The Association of Pool & Spa Professionals is writing an energy-efficiency rating system that in the future may be used by pool owners to apply for federal tax breaks.
Called the Residential Energy Efficient Swimming Pool Rating System, it will be included in the next version of the ANSI/APSP-15 American National Standard for Residential Swimming Pool and Spa Energy Efficiency. It is included as an optional program and not meant to be mandated by the states and municipalities that adopt the code.
“At the highest level, it’s like knowing the fuel economy of a car,” said Steve Barnes, chairman of APSP’s Technical Committee.
The ratings would be used to measure the energy efficiency of individual pools, either new or existing.
Upon passage of the system, builders will see the most immediate benefit in marketing opportunities. “Contractors can promote their products as being less expensive to own and better for the environment,” Barnes said.
But over the long term, APSP officials hope the designations also can be used to garner tax credits.
While there exists federal legislation allowing tax relief for the use of energy-saving technologies, it specifically excludes pools. Multiple bills to update the law currently are stalled, but at least one version has removed the pool exclusion. Because of this, industry officials hope that pool owners will be rewarded for choosing energy efficiency sometime soon.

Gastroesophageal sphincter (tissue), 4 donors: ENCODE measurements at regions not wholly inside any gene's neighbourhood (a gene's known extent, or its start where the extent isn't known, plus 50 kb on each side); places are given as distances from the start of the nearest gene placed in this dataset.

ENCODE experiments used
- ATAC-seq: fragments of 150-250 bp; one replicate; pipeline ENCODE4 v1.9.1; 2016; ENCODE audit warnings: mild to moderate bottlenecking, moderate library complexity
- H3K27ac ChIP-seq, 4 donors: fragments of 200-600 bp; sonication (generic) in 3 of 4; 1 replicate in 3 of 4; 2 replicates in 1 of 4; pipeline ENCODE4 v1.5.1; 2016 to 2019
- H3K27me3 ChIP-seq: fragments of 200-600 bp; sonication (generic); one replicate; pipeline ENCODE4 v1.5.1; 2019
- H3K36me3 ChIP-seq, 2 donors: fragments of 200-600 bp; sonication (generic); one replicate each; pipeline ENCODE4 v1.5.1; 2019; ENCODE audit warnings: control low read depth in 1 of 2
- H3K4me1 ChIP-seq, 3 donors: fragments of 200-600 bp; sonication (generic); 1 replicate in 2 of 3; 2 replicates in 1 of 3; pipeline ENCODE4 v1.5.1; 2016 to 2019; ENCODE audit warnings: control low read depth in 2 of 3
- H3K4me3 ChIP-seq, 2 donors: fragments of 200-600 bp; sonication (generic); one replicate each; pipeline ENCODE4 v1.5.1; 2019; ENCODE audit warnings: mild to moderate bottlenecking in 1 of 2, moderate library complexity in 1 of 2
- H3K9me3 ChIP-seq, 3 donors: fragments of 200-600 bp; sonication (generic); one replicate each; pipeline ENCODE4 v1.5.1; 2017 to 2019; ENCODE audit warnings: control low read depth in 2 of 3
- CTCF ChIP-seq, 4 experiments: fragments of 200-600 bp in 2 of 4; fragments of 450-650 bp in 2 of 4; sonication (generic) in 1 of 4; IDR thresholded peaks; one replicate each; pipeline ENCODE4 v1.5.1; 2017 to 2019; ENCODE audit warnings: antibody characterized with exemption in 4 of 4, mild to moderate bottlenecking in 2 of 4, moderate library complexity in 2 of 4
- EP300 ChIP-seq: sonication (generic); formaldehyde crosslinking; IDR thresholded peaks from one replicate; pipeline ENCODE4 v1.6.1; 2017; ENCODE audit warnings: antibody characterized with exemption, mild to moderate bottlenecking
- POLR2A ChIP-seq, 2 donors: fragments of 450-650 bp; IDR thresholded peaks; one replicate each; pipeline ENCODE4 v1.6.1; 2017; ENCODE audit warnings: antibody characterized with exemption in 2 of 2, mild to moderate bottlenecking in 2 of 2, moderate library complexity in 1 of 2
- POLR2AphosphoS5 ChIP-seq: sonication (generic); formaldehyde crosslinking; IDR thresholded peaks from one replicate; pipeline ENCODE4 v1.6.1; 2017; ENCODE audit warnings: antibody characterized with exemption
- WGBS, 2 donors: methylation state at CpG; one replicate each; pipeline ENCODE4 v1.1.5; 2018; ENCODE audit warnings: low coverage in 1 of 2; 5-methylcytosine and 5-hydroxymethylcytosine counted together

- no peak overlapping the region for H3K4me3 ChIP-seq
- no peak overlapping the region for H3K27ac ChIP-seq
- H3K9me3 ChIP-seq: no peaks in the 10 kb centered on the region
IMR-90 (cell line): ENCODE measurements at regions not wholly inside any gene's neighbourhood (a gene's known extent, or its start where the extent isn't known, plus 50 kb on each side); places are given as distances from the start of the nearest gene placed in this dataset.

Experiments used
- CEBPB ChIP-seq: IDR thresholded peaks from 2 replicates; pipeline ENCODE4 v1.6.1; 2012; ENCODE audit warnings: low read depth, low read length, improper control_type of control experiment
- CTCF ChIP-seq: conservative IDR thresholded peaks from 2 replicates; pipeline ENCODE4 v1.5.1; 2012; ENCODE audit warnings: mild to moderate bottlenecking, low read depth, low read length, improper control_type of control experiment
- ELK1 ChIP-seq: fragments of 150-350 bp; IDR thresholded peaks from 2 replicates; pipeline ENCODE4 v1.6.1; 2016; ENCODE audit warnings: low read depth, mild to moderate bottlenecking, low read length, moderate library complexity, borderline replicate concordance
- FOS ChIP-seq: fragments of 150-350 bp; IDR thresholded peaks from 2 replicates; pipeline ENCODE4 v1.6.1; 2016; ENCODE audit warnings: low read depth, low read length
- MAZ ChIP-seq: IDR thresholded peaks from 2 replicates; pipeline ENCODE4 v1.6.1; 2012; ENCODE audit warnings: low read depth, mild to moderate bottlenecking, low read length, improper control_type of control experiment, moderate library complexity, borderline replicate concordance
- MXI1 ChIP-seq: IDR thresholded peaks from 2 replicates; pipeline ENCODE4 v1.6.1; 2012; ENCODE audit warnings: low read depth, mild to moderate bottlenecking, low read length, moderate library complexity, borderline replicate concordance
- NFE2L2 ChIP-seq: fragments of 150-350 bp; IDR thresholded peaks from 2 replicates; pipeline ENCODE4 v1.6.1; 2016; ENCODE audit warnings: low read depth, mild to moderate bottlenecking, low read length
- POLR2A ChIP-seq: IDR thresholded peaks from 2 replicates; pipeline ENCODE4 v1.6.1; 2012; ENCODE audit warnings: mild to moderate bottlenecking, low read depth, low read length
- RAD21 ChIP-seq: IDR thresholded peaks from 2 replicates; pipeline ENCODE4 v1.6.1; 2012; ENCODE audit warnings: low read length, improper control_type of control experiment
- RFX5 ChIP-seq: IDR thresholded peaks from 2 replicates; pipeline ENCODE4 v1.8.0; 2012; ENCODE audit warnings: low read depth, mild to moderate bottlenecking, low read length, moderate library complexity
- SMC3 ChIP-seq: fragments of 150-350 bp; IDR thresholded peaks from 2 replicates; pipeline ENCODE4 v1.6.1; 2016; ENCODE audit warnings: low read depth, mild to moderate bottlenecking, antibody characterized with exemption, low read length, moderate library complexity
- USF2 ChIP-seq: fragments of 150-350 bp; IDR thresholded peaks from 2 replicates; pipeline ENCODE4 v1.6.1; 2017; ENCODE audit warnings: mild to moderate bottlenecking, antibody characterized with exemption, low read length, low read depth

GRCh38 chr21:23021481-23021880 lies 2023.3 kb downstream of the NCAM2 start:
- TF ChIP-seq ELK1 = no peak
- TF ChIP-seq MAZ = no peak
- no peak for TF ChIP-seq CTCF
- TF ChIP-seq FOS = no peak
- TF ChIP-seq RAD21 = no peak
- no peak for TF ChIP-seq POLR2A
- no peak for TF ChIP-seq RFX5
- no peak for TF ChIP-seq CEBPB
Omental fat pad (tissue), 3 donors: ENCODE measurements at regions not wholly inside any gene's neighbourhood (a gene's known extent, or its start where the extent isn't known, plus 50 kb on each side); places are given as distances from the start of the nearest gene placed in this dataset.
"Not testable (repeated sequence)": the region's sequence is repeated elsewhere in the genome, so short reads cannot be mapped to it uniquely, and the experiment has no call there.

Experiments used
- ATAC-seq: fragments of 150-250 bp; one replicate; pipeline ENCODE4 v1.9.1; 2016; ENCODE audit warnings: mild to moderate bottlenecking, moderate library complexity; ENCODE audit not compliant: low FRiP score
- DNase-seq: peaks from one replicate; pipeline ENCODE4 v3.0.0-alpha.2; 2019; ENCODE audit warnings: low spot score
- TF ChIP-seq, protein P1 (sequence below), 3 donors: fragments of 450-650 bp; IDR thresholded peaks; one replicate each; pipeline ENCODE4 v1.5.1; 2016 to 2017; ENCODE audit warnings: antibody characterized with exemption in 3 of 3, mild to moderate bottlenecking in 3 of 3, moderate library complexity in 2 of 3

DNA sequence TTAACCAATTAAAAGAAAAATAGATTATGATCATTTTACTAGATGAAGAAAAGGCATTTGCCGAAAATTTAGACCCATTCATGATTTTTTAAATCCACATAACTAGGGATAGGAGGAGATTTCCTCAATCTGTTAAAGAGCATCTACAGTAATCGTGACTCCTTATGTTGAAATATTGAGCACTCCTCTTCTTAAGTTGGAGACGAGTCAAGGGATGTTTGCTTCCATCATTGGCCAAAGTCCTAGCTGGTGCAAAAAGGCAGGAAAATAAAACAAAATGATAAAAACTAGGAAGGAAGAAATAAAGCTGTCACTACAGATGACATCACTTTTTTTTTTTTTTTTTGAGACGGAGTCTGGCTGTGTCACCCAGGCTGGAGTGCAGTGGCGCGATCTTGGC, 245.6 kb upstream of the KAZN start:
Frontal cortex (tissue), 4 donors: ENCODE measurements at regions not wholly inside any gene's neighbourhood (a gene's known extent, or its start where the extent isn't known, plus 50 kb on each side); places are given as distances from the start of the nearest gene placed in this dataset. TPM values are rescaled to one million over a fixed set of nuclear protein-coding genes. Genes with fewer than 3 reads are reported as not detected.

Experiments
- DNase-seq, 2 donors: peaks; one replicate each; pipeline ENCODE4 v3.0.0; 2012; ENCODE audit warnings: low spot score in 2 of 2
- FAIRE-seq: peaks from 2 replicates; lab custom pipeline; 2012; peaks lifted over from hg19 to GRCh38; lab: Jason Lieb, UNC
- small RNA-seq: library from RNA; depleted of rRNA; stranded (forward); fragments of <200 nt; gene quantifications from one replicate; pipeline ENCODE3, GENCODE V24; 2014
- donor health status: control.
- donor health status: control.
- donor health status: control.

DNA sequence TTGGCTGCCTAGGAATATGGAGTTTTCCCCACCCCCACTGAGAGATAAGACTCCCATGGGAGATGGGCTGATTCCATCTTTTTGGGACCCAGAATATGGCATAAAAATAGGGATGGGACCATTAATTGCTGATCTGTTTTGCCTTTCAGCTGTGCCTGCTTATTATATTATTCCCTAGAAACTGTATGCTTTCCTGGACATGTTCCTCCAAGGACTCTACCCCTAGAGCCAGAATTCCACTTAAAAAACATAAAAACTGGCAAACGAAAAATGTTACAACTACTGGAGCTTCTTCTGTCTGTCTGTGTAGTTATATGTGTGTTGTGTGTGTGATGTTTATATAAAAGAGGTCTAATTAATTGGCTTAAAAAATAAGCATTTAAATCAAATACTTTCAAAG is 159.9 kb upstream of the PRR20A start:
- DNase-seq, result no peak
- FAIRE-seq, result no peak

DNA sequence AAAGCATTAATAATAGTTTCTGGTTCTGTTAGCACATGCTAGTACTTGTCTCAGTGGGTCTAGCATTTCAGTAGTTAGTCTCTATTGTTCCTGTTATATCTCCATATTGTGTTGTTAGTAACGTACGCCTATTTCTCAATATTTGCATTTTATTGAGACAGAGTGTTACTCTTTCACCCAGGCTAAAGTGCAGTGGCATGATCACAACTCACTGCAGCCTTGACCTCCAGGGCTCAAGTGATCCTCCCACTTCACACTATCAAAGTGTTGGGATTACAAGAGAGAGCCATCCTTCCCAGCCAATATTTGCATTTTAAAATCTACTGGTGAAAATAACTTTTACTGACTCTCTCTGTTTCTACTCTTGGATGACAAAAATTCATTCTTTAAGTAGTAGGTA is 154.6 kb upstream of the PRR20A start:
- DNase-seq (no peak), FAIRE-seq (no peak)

APSP also is preparing a vehicle to provide the certification necessary to receive the credits. It is in talks with two organizations that currently certify such ratings on buildings, RESNET and BPI, to incorporate the pool rating system into their own. If the federal government includes pools in its tax credit initiatives, the rating certification could be quickly implemented.
To receive a rating, completed pools would be evaluated based on certain criteria to arrive at a score between 0 and 215. That figure would determine if the pool achieves Gold, Silver or Bronze status.
To arrive at the score, builders or third-party testers would enter factors such as the type of pump, plumbing size, use of elbow fittings, and type and size of filters. The information would be entered into a spreadsheet or software programmed to automatically calculate the score.
Hydraulic efficiency, energy efficiency and water quality each would account for roughly one-third of the score.
Though water-quality measures such as the use of automation do not increase energy efficiency, Barnes said the drafters wanted to ensure that it was not being sacrificed to facilitate the savings.
“It’s intended to build in some accountability on water quality before we start looking at energy efficiency,” he said. “If we’re saving a lot of energy but the pool turns green, that’s not going to help us.”
Pools would have to be in operation at least 30 days before an audit is performed, to ensure the system is working correctly.
Compliance with ANSI/APSP-15 is required for pools to qualify for a rating, Barnes said, adding that installations also may have to meet local codes should they exceed APSP-15.
The next version of ANSI/APSP-15 is expected to be released later this year.
CORRECTION: A previous version of this article stated that pools would have to exceed local codes to qualify for a rating, setting the bar higher for some areas than others. Instead, installations may be required to meet those local codes that exceed APSP/ANSI-15 in order to receiving a rating.